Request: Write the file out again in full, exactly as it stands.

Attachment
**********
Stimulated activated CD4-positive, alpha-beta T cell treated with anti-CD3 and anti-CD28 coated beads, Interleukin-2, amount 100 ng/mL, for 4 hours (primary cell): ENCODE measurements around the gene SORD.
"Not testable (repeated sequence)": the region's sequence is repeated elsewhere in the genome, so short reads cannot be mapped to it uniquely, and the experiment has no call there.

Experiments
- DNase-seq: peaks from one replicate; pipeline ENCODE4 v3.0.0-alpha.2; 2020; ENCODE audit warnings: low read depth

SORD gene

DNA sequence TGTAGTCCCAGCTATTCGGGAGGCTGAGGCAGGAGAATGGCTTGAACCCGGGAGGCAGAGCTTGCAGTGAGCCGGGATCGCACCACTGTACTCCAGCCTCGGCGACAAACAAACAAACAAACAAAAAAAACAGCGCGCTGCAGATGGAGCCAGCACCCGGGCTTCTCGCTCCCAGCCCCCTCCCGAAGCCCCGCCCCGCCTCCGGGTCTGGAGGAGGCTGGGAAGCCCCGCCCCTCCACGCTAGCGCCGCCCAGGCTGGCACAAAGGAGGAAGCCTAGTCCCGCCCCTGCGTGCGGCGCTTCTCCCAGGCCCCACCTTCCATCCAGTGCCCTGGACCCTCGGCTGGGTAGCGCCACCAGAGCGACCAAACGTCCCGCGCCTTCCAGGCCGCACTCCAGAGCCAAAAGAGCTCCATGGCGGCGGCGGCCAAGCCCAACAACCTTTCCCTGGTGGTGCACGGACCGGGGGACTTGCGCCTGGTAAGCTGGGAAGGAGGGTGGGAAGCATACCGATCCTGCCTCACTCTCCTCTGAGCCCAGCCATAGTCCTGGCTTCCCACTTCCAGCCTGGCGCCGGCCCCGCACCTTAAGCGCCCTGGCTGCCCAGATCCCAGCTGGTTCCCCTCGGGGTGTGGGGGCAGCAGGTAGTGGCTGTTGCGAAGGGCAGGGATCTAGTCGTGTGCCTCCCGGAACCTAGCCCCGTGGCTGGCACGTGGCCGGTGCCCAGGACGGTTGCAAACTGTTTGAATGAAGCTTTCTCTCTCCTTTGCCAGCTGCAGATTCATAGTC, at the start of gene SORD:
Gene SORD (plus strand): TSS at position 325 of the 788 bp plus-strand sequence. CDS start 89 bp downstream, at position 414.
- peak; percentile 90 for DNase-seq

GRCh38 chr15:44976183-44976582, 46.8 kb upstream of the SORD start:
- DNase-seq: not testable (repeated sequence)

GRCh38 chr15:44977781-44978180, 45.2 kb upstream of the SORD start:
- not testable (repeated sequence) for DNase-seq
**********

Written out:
Stimulated activated CD4-positive, alpha-beta T cell treated with anti-CD3 and anti-CD28 coated beads, Interleukin-2, amount 100 ng/mL, for 4 hours (primary cell): ENCODE measurements around the gene SORD.
"Not testable (repeated sequence)": the region's sequence is repeated elsewhere in the genome, so short reads cannot be mapped to it uniquely, and the experiment has no call there.

Experiments
- DNase-seq: peaks from one replicate; pipeline ENCODE4 v3.0.0-alpha.2; 2020; ENCODE audit warnings: low read depth

SORD gene

DNA sequence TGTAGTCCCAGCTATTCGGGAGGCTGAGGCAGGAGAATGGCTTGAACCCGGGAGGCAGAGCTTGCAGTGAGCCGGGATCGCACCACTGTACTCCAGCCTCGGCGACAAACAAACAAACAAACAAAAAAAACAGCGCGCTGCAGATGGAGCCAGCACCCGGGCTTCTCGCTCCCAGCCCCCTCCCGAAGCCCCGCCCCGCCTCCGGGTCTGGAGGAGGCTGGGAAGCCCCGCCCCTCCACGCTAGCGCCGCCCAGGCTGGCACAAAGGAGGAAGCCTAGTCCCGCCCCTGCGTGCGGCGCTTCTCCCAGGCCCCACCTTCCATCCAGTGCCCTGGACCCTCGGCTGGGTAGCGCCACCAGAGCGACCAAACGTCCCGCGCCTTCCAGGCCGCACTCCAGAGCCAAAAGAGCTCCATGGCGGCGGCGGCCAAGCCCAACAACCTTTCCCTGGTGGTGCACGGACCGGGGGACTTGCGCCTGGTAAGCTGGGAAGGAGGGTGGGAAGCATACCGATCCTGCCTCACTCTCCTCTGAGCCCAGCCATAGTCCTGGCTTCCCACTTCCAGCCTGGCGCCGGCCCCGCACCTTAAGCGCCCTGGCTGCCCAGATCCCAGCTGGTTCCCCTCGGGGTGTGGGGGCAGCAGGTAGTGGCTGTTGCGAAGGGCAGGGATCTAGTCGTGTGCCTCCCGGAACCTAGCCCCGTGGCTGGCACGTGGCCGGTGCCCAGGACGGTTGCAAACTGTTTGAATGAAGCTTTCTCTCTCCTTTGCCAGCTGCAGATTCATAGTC, at the start of gene SORD:
Gene SORD (plus strand): TSS at position 325 of the 788 bp plus-strand sequence. CDS start 89 bp downstream, at position 414.
- peak; percentile 90 for DNase-seq

GRCh38 chr15:44976183-44976582, 46.8 kb upstream of the SORD start:
- DNase-seq: not testable (repeated sequence)

GRCh38 chr15:44977781-44978180, 45.2 kb upstream of the SORD start:
- not testable (repeated sequence) for DNase-seq